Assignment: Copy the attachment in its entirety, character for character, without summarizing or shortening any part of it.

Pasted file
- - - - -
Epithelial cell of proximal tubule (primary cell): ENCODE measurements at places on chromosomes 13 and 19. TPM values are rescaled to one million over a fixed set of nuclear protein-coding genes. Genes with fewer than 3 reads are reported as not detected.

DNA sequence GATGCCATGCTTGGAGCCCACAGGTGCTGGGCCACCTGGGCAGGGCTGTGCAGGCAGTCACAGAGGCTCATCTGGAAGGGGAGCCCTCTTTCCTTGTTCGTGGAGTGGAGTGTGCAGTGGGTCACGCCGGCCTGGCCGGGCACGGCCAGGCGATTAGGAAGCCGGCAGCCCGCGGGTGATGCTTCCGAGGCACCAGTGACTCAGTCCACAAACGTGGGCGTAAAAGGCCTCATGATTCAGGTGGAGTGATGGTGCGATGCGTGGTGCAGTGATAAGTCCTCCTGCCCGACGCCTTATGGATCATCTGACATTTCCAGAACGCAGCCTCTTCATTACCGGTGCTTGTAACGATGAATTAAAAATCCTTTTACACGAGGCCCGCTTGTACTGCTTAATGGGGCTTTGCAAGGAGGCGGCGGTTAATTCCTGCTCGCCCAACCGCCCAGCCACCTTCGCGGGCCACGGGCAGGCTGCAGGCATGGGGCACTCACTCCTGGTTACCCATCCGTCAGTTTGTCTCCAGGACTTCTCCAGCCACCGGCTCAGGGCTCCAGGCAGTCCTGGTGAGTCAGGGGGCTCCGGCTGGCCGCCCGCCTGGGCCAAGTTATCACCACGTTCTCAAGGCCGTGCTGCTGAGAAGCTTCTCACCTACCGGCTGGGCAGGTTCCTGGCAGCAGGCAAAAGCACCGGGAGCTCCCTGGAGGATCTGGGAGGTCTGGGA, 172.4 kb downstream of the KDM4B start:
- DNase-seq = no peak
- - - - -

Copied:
Epithelial cell of proximal tubule (primary cell): ENCODE measurements at places on chromosomes 13 and 19. TPM values are rescaled to one million over a fixed set of nuclear protein-coding genes. Genes with fewer than 3 reads are reported as not detected.

DNA sequence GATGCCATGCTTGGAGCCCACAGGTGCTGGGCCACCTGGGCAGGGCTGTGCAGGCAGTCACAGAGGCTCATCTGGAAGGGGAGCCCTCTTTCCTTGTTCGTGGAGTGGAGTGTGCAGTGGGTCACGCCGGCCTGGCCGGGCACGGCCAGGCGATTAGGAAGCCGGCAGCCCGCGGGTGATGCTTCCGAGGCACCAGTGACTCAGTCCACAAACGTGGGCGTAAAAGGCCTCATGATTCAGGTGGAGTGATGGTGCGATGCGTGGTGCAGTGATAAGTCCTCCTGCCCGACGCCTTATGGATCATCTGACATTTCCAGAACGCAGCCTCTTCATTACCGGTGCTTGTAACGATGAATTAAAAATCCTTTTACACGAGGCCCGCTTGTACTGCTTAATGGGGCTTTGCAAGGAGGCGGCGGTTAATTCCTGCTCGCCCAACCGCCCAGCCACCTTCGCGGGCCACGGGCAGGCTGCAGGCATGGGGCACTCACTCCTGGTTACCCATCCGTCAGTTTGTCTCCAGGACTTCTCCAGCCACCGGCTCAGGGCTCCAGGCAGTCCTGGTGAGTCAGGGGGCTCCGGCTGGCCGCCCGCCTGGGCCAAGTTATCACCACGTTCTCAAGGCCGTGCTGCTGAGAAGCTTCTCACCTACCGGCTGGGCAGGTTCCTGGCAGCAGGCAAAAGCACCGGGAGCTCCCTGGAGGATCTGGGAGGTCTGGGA, 172.4 kb downstream of the KDM4B start:
- DNase-seq = no peak